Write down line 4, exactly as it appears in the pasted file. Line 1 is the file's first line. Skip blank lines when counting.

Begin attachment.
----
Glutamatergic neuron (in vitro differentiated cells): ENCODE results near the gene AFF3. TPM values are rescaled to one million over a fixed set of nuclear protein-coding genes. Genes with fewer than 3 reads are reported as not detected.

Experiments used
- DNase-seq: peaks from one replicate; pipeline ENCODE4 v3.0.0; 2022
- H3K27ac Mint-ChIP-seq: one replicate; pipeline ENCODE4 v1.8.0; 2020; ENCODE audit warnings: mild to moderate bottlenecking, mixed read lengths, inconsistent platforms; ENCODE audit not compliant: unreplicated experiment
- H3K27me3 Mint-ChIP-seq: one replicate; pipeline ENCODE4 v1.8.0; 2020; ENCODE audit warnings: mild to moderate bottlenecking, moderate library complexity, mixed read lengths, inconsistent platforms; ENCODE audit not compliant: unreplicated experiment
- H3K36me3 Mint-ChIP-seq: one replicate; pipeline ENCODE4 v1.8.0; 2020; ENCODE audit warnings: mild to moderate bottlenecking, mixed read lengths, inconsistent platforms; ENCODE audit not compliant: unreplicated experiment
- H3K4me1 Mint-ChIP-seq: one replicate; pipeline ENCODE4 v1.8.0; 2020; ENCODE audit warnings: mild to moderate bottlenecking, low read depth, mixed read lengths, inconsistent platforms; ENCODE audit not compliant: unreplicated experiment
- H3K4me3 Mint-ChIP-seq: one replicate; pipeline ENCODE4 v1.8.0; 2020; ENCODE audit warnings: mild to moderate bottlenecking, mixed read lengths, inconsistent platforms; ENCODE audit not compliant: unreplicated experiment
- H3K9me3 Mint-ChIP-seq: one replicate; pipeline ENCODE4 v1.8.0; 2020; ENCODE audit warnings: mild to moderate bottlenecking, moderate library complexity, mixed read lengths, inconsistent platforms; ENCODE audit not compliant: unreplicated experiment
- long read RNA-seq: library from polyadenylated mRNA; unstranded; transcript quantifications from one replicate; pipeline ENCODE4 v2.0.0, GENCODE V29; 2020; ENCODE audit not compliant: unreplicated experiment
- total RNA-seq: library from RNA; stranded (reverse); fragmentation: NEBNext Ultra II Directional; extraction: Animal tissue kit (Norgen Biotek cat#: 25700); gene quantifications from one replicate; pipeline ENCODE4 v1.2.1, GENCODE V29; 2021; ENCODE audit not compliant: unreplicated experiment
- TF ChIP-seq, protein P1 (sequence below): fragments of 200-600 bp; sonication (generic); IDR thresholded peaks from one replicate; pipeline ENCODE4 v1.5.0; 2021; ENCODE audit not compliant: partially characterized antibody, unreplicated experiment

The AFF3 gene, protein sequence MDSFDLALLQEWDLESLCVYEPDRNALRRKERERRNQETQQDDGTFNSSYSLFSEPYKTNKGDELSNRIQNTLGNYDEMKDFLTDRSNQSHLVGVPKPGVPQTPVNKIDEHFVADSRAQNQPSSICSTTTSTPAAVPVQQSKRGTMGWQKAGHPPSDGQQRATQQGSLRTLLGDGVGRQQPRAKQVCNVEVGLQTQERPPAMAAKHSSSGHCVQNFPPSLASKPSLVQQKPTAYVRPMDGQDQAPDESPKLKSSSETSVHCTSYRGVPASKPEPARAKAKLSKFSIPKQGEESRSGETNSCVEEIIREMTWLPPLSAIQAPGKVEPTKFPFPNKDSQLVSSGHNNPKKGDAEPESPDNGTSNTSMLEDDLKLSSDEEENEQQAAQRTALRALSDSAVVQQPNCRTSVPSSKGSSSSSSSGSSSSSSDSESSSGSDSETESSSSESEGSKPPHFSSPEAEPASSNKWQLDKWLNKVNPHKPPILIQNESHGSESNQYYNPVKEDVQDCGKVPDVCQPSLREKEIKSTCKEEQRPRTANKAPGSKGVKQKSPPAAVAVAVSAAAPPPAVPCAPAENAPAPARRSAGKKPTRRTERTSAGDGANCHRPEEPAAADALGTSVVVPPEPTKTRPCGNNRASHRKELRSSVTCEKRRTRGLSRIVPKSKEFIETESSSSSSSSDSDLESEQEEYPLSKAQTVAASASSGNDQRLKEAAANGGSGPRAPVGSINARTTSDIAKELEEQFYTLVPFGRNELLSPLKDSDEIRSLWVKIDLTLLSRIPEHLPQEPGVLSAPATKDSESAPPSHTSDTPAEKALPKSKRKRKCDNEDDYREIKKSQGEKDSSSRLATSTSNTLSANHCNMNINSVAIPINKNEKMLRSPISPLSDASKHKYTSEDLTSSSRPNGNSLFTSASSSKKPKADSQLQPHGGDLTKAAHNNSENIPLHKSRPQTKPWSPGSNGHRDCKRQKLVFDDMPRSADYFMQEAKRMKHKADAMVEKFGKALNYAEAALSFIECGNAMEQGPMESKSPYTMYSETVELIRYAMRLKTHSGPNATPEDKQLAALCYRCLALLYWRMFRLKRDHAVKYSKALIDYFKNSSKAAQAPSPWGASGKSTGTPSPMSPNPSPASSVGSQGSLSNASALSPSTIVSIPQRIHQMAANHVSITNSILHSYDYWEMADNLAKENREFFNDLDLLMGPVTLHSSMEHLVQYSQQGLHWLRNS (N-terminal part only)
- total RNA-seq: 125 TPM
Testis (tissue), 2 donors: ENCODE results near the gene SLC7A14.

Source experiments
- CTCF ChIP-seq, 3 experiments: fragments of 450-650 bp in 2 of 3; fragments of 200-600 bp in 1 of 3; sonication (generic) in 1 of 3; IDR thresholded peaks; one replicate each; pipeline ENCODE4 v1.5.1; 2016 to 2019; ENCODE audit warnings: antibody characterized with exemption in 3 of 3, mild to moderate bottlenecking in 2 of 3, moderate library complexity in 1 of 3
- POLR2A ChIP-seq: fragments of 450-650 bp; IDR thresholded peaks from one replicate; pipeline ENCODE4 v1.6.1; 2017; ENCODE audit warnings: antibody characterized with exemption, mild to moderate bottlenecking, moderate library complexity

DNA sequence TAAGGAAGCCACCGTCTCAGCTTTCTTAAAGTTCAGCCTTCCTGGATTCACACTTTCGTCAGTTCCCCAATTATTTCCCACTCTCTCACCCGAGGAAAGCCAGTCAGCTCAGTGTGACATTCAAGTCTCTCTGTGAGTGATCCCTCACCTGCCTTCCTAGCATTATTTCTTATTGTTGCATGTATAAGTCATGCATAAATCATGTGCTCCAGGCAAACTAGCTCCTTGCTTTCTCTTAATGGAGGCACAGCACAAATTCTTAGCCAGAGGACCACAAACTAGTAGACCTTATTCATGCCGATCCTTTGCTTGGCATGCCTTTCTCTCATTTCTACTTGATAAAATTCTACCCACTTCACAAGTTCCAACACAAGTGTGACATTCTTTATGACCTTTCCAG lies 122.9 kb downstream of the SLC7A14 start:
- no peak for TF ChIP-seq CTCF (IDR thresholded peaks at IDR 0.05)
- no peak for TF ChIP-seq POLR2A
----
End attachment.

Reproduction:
- H3K27ac Mint-ChIP-seq: one replicate; pipeline ENCODE4 v1.8.0; 2020; ENCODE audit warnings: mild to moderate bottlenecking, mixed read lengths, inconsistent platforms; ENCODE audit not compliant: unreplicated experiment